Discover the culture in Brazil
One wishing to discover the culture in Brazil must understand that due to Brazil’s continental dimensions, varied geography, history and people, the country’s culture is rich and diverse. It has huge regional variations (even among neighboring States sometimes) and in spite of being mostly unified by a single language, some regions and States are so different from each other that they look like different countries altogether.
Music plays an important part in Brazilian identity. Styles like choro, samba and Bossa nova are considered genuinely Brazilian. Caipira music is also in the roots of sertanejo, the national equivalent to country music. MPB stands for Brazilian Popular Music, which mixes several national styles under a single concept. Forró, a north-eastern happy dancing music style, has also become common nationwide. New urban styles include funk – name given to a dance music genre from Rio‘s favelas that mixes heavy electronic beats and often raunchy rapping – and techno-brega, a crowd-pleaser in northern states, that fuses romantic pop, dance music and Caribbean rhythms. Brazilian funk is the most popular type of music they listen to. It has a constant and repeated beat that is always the same, it never changes. They keep the beat, and sing songs to it. There are more than 1000 songs that are funk. You might think that people get tired of the same beat, but no. It is so impressive that there are so many songs that it never gets old. Funk could be considered tradition because of its strength in rhythm, and bringing people together.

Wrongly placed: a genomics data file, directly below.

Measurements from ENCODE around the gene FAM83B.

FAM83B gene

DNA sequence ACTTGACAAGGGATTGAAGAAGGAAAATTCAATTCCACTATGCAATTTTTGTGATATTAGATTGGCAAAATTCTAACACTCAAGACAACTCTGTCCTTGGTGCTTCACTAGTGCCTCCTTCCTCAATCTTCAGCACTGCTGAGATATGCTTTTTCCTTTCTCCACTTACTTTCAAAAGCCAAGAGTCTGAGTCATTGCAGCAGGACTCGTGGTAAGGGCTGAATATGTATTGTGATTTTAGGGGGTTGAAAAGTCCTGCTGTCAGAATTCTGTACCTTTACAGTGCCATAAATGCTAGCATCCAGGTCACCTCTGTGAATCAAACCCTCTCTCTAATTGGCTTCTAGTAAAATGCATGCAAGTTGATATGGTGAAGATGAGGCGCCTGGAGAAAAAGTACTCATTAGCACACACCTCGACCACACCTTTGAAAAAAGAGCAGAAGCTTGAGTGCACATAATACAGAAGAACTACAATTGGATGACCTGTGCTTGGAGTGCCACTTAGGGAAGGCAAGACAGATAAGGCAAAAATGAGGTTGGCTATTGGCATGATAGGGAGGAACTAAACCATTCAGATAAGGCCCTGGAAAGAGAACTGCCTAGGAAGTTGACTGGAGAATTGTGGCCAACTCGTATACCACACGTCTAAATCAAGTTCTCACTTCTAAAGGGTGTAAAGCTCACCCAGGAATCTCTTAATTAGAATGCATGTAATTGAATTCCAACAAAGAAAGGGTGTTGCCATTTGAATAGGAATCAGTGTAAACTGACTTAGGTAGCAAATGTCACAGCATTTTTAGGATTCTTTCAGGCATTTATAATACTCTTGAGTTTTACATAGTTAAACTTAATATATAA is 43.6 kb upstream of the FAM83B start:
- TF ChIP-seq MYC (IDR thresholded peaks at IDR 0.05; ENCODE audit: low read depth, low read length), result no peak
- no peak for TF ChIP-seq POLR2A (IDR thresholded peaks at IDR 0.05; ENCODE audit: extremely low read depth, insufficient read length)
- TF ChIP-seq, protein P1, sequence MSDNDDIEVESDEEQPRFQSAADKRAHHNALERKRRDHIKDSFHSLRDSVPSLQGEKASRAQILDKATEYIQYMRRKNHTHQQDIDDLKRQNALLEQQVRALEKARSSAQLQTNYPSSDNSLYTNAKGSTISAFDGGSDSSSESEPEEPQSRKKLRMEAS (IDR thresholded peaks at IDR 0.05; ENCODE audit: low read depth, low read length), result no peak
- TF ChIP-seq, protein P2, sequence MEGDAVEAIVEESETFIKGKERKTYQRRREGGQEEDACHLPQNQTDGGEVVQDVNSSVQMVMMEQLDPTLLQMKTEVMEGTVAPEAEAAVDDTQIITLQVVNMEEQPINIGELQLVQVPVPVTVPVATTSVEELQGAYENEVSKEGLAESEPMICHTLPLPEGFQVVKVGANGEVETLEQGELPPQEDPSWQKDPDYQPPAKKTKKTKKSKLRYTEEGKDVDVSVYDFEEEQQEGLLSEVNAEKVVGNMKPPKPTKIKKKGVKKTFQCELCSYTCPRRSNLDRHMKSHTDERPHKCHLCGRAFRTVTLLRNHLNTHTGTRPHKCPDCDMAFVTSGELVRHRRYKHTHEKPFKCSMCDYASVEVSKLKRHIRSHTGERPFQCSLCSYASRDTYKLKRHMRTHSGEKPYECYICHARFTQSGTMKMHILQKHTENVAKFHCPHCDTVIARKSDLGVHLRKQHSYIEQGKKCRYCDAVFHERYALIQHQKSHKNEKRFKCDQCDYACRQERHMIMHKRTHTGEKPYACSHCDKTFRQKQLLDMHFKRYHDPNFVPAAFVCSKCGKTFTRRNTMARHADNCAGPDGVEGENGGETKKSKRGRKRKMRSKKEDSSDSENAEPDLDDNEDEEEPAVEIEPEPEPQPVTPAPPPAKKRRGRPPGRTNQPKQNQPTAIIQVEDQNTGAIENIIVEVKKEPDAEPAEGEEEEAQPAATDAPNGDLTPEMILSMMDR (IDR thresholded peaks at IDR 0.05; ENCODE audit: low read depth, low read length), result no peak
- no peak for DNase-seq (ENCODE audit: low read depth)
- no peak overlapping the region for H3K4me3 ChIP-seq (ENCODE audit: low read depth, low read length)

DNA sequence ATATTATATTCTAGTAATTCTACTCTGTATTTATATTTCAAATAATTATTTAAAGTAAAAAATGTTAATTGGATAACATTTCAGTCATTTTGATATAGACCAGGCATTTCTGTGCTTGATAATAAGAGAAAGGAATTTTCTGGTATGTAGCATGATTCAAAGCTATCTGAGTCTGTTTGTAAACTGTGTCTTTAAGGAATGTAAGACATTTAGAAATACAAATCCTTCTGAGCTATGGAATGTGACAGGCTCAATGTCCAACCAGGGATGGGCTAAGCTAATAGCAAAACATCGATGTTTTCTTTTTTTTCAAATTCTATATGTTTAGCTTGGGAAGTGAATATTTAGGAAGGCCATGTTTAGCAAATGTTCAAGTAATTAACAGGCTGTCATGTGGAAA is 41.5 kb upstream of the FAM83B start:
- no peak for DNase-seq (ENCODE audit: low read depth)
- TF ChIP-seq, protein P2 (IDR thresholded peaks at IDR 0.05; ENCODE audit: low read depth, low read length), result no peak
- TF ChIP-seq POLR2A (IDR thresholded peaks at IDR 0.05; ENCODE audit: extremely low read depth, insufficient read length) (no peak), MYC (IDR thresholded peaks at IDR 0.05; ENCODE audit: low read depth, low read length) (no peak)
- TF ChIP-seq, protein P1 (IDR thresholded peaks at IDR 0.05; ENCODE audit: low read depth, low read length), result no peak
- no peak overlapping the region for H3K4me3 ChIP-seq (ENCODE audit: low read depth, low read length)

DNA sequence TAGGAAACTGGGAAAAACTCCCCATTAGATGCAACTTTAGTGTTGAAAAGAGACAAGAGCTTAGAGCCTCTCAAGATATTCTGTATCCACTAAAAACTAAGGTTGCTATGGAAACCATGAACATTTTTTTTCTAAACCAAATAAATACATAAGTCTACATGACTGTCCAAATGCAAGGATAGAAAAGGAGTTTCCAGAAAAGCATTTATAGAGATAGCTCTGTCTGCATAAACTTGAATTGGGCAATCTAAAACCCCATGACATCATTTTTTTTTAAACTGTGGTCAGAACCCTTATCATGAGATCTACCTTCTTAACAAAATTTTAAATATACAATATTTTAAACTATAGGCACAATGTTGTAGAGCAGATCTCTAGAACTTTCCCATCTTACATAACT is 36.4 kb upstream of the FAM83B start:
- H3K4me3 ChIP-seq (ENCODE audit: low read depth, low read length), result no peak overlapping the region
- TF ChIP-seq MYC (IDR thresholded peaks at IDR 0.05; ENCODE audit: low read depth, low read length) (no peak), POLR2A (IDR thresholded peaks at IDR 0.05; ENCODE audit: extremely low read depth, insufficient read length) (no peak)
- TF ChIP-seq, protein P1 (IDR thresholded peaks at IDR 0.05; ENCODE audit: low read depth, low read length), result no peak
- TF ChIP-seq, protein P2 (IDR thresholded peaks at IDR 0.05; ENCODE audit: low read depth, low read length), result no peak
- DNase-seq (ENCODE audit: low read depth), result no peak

A mixture of martial arts, dance, music and game, capoeira was created by African slaves brought to Brazil, mainly from Portuguese Angola. Distinguished by vivacious complicated movements and accompanying music, it can be seen and practiced in many Brazilian cities.
In the classical music, Neoclassic Period is particularly notable, due to the works of composers like Heitor Villa-Lobos and Camargo Guarnieri, who created a typical Brazilian school, mixing elements of the traditional European music to the Brazilian rhythms, while other composers like Cláudio Santoro followed the guidelines of the Second School of Vienna. In the Romantic Period, the greatest name was Antonio Carlos Gomes, author of some Italian-styled operas with typical Brazilian themes, like Il Guarany and Lo Schiavo. In the Classical Period, the most prominent name is José Maurício Nunes Garcia, a priest who wrote both sacred and secular music and was very influenced by the Viennese classical style of the 18th and early 19th century.
Candomble and Umbanda are religions with African roots that have survived prejudice and persecution and still have a significant following in Brazil. Their places of cult are called terreiros and many are open to visit.